Dashboard Confessional Set To Words

On Wednesday, October 9, 2002, I was walking out of a Dashboard Confessional show at Roseland Ballroom in Manhattan. A guy was standing outside the show, yelling “Read my book! It’s like Dashboard set to words!” I stopped and went over to talk to him, because I like books. “You wrote a book?” I asked him. “Yes,” he replied. At that time, I wasn’t working much. “Is it in the library?” I asked him. “You should be able to find it there,” he told me. He handed me the small card he was giving out with the title of the book.

This was the guy I talked to.

He was right. I went to the library and found his book. I read it. I loved it. I recommended it to friends. Then, a couple of years later, I read it again. He had another book, and I loved that one too. Years later, he had a 3rd book, a novel, which I read and enjoyed.

The stories in that first book were totally relatable. He went to Stuyvesant High School, which is where my grandfather went, many years ago. He didn’t glorify high school life, but he definitely had a great voice. His second book had a great story about spending the summer jumping turnstiles in the Subway to avoid paying, but he eventually got caught and had to a pay a fine. I think of that story every time I push through the turnstiles to take the Subway.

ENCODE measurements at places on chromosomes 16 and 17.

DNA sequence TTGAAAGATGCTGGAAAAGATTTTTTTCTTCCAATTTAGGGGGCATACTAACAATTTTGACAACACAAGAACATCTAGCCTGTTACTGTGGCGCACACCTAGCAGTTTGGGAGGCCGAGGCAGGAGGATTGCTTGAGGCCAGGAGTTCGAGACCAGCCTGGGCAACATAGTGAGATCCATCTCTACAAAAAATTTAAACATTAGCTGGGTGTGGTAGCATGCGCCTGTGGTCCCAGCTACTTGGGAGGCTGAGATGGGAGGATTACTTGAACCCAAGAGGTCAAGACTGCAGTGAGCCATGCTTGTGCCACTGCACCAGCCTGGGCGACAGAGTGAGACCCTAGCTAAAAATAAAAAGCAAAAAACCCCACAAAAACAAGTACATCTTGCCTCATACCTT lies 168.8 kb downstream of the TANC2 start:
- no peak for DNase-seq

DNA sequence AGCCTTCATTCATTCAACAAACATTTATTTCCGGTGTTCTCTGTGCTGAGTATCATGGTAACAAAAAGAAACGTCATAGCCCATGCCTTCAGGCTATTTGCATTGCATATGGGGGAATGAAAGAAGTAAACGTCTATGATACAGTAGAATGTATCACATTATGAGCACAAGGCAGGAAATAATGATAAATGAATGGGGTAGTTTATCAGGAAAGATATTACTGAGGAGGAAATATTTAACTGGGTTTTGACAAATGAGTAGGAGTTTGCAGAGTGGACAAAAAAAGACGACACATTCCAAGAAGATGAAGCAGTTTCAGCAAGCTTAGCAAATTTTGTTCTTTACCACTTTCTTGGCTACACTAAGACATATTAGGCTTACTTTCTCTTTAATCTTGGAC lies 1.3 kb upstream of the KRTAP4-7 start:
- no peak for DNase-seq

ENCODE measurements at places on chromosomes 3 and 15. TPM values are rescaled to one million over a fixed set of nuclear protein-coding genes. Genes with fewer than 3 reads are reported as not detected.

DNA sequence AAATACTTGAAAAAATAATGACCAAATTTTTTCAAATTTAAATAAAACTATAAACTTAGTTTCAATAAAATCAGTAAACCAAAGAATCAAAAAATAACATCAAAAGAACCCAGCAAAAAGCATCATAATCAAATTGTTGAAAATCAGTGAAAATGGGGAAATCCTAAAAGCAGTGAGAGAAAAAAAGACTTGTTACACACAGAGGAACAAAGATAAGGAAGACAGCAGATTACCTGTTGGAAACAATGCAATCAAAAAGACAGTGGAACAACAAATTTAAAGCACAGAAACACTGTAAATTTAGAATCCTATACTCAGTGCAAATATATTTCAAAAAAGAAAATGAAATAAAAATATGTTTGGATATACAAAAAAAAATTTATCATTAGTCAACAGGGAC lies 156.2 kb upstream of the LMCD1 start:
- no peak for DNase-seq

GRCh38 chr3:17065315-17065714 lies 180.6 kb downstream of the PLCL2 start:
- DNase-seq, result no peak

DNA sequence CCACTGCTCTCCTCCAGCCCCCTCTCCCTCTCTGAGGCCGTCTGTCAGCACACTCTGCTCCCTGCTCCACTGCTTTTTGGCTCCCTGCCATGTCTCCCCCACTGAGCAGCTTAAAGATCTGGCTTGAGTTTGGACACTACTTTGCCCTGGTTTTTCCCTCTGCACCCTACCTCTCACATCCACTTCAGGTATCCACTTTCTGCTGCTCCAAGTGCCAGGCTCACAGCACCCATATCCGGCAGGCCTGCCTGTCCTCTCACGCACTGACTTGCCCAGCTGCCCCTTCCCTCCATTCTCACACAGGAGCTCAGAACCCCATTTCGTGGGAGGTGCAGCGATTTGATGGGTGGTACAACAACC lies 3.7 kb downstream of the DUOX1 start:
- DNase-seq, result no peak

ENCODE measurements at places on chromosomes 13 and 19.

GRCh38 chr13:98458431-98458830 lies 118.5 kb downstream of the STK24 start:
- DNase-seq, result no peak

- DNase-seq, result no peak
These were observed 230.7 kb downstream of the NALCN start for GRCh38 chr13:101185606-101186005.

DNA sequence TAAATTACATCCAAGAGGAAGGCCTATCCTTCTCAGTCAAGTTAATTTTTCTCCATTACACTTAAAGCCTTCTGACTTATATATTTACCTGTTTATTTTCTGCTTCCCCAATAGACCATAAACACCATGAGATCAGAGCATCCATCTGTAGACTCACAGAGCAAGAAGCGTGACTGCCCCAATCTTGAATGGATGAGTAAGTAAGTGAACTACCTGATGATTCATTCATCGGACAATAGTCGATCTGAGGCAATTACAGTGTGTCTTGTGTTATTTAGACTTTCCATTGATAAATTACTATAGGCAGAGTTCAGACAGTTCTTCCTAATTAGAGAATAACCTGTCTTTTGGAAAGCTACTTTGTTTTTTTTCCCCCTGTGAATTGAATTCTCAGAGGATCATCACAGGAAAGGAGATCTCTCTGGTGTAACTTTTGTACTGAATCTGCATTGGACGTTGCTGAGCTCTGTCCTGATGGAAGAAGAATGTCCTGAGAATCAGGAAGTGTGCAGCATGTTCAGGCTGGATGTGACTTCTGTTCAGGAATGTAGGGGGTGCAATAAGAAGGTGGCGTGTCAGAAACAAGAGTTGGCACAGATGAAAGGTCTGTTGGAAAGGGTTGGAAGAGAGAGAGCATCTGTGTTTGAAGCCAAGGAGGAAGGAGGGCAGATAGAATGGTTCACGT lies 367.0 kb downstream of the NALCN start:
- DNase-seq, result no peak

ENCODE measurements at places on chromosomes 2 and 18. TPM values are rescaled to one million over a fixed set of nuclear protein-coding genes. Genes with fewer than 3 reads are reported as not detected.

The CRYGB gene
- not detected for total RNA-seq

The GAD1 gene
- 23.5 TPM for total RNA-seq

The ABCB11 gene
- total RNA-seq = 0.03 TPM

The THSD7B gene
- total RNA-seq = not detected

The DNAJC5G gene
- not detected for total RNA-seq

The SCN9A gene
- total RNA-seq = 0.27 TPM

Last week, on Thursday, the guy I met took his own life. His name was Ned Vizzini. He had a wife, a child, 5 books, and was working on a project for a new J.J. Abrams show airing on NBC in March. He had struggled with depression for a long time. You might have seen it in the news because of the tragic way he died.

This is the card he handed me.

Depression is serious. It’s not something you can just “get over” and pretending it will just go away isn’t realistic. People going through difficult situations need support, however you can give it. In 2014, I have one goal — to be a better friend. I beg you to take up the same attitude with respect to your own relationships.

The books Ned wrote were impactful, and although my conversation with him was brief, I feel privileged to have had an interaction with him. His death is a good reminder of how important relationships are and how we have to show others we care.